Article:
Potholes Cost Port Stephens Ratepayers In Vehicle Repairs


FRUSTRATION is hitting our roads as residents are hit with the cost of vehicle repairs after hitting potholes on Port Stephens Council roads.

One resident has applied unsuccessfully to have repairs to his vehicle reimbursed by Council after a pothole incident.

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While we all know that Port Stephens has seen some significant weather events in the past year, we do have a certain expectation for the condition of our roads, after all that is part of what our rates are supposed to pay for.

However many of Port Stephens roads are a patchwork of potholes and repairs on top of repairs, leaving many residents scratching their heads as to why these potholes haven’t been successfully repaired.

Port Stephens Councillor Giacomo Arnott told News Of The Area, “Council’s failure to properly invest in our roads is leading to locals needing to foot the cost of damage to their vehicles.

“It is unfair and this Council gets a big F on their report card for maintaining local roads,” he said.

The issue of potholes has become a cornerstone in the upcoming Council Elections with Mayoral candidate Leah Anderson stating, “My team’s top priority will be to fix the mistakes of this Council, and properly invest in our roads.

“We will fix potholes faster and better, and investigate ways to better do pothole works so that our roads stay stronger for longer.”

Meanwhile drivers need to stay alert to the dangers that potholes create on our roads and cross their fingers that it won’t be their car that is damaged on the roads.

A spokesperson for Port Stephens Council said, “The Civil Liability Act 2002 is the framework Councils insurers use to guide claims of negligence where Council is the roads authority.

“This protection provides statutory recognition that Council resources are finite and must be prioritised to identify and manage the risks to our stakeholders and allow for prioritised treatment according to available resources.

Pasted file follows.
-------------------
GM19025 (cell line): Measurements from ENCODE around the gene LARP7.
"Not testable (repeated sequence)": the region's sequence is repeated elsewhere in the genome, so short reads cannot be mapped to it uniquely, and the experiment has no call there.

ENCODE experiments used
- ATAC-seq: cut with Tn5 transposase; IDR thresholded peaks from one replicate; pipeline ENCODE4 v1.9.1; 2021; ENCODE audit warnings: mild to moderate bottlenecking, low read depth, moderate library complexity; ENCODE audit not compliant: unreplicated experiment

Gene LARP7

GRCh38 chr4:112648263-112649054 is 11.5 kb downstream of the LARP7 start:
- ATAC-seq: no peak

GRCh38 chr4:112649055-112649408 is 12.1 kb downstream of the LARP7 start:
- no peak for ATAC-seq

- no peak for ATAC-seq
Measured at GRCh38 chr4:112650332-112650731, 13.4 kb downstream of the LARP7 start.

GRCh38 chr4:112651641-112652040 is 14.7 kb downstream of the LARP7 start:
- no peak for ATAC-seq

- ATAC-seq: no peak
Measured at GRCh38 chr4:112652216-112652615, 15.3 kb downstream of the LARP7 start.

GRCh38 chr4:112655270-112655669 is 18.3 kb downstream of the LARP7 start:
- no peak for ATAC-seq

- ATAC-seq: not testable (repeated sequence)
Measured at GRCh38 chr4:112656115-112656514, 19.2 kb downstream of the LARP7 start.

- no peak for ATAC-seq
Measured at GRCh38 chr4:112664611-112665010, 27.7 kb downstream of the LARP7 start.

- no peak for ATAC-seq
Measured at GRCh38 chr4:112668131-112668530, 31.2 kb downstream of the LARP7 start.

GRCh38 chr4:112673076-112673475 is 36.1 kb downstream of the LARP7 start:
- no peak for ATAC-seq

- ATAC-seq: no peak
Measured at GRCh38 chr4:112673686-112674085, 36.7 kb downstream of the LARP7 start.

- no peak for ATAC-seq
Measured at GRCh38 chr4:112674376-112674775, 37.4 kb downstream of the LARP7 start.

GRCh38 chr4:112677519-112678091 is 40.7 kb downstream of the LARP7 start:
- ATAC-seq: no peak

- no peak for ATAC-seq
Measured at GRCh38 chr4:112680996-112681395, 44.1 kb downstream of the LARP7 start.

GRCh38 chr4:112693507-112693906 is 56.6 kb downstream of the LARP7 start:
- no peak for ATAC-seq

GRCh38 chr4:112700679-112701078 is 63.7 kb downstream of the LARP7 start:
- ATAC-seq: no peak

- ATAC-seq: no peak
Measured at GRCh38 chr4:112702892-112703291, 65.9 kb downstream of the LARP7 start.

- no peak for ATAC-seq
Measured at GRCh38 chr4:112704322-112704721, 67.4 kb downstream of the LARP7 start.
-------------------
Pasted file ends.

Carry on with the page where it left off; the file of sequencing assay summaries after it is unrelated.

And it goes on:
“Public safety is Council’s primary consideration in our road maintenance program, incorporating this framework for inspections, assessment and repair in priority order.

“It is noted and understood that potholes are an ordinary part of the road lifecycle that Council factors into resourcing plans.

“However, weather events can cause a rise in damage and increase the demand for maintenance.

“In periods of wet weather our crews are out inspecting, assessing and repairing our road network in priority order.

“Council closely monitors the condition of our roads, particularly following significant weather events and persistent wet weather periods.

“We have added an additional road maintenance team in this period and are responding to issues according to the risks presented.

“In some instances, Council makes the decision to undertake immediate repairs to make a site safe, allowing our crews to attend to a larger number of sites and allow properly designed small scale rehabilitation projects to be prepared.

“Following extreme weather events, Council would advise drivers to ensure they drive to the weather and road conditions.

“During or after poor weather, this is particularly important as visibility may be reduced and the ability of drivers to assess the road conditions can be diminished.

“Council has voted to apply special and additional funding for the current financial year to assist in repairing our roads.

“An additional $3 million has been added to the road rehabilitation budget and an additional $1 million has been added to the road resealing/resurfacing budget,” they said.



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